Even if you don’t know what an MRI is, you must be familiar with the name. You must’ve heard someone you know talk about an MRI test. As it turns out, an MRI is the most commonly practiced medical procedure in the world.
MRI is one of the radiological tests that involve the use of strong radio waves and a magnetic field to create an image of the tissues and organs inside a human body. It’s true that the invention of MRI has brought a revolution in the medical industry, and to this date, medical science continues to develop the technology employed in MRIs.
This article will walk you through what an MRI is and what are its basic uses in the medical industry. You can get further information at insideradiology.com.au.
Defining MRI Scanning
If a doctor wants to take a look at the cross-sectional image of your body structure and internal organs, you will be asked to get an MRI. The difference between an MRI and an X-ray or CT scan is that an MRI does not involve the use of harmful ionizing radiation. Here are a few quick facts about MRI that might be of value to you:
- An MRI is a painless and non-invasive procedure.
- Raymond Damadian created the first full-body MRI scanner. He nicknamed the scanner the Indomitable.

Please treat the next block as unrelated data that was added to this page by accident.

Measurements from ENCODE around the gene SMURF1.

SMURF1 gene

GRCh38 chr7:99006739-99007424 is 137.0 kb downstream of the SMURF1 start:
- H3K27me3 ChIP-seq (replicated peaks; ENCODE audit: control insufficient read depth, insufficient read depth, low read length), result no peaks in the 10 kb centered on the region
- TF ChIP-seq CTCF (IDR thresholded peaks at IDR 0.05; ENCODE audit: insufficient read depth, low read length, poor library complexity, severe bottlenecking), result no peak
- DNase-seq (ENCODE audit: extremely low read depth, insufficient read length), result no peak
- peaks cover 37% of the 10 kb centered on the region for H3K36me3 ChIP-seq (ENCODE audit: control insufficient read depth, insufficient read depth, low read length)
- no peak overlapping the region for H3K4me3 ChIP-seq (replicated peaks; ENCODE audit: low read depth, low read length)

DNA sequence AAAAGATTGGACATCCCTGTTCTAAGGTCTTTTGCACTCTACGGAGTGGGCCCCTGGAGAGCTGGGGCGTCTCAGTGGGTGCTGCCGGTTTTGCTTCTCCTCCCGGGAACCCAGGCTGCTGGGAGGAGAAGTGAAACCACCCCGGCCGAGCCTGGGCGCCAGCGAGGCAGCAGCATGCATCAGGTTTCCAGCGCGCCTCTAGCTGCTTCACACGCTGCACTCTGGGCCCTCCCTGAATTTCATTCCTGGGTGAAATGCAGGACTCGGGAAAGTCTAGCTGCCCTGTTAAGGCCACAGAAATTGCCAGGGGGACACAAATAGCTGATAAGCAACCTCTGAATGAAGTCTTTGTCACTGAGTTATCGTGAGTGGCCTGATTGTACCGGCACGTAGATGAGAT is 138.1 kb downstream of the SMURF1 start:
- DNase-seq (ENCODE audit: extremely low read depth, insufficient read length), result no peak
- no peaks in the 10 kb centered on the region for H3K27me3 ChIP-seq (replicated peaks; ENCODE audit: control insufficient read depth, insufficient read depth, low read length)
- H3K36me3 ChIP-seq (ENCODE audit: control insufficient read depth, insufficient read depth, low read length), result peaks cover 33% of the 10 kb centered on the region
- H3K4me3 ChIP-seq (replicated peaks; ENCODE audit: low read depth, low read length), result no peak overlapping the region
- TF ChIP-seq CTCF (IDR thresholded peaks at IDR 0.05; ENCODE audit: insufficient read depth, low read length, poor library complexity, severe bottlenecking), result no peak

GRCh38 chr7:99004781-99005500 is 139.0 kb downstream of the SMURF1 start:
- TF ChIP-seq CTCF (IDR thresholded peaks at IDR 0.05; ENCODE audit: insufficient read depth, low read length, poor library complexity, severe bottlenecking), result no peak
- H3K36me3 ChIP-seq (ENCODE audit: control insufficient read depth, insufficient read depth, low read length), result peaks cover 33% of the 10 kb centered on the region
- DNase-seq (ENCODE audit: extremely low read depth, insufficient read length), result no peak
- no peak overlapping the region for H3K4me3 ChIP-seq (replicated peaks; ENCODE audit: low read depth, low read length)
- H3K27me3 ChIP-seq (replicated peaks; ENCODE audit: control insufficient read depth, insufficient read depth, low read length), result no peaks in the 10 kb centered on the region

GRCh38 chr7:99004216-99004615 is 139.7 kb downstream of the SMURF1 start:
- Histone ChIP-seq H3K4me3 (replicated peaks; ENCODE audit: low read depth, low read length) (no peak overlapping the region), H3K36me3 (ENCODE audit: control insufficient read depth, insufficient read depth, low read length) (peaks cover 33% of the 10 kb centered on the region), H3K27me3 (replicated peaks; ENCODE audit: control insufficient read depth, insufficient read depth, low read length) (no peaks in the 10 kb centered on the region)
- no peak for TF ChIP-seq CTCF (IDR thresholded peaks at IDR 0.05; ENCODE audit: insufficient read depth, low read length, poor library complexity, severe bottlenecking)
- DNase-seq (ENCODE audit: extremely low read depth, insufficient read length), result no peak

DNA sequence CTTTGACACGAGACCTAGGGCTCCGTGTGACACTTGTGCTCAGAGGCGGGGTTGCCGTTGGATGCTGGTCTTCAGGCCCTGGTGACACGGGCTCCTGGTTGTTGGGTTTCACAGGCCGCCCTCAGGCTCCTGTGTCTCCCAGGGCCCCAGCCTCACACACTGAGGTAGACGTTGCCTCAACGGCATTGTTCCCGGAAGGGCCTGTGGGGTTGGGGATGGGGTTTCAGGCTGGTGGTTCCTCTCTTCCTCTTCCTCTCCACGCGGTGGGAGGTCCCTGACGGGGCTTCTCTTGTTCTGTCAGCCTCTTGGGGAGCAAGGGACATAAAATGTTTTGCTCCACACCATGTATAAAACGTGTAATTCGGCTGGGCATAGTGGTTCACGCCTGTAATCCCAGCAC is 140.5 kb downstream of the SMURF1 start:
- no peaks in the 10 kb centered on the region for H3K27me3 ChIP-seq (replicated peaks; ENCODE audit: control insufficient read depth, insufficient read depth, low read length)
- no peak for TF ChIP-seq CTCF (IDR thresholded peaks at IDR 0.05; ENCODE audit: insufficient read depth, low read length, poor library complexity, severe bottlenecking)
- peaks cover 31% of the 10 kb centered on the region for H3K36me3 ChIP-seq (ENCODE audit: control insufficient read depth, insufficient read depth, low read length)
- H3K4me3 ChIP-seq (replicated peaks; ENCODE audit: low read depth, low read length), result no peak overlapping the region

- There are 48 MRI scanners for every 100,000 people in Japan.
The Uses of an MRI
An MRI is commonly used for the following purposes:
- To diagnose abnormalities in the brain and spinal cord.
- To diagnose cysts, tumours, and other anomalies in different parts of the body.
- For breast cancer screening.
- To study internal injuries, including injuries to the joints, back, and knees.
- To identify certain kinds of heart problems.
- To diagnose the liver diseases.
- To identify any uterine anomalies.
What to Do During an MRI Scan
It’s very important that a person lies still during the scanning. That’s why MRI scanner operators confirm whether or not a person is feeling comfortable. Any movement would compromise the quality of the image. Depending on the nature of images needed, a person might have to hold his or her breath during the scanning.
Side Effects of an MRI
It’s highly unlikely for a patient to experience any side effects due to an MRI scan. However, some people might feel nauseous due to the contrast dye that is injected into the body to enhance the diagnostic accuracy. Also, patients who are claustrophobic tend to feel uncomfortable during the scanning.
The rapid improvements and advancements in MRI scanners have changed the future of medical imaging. Today, an MRI only takes 20 to 60 minutes. The time varies depending on the body part being analysed. However, if the results of an MRI are not satisfactory for the radiologist, a patient might be asked to undergo the procedure for the second time.
These were the most important details about MRI scanning that must have answered your basic queries pertaining to this medical procedure.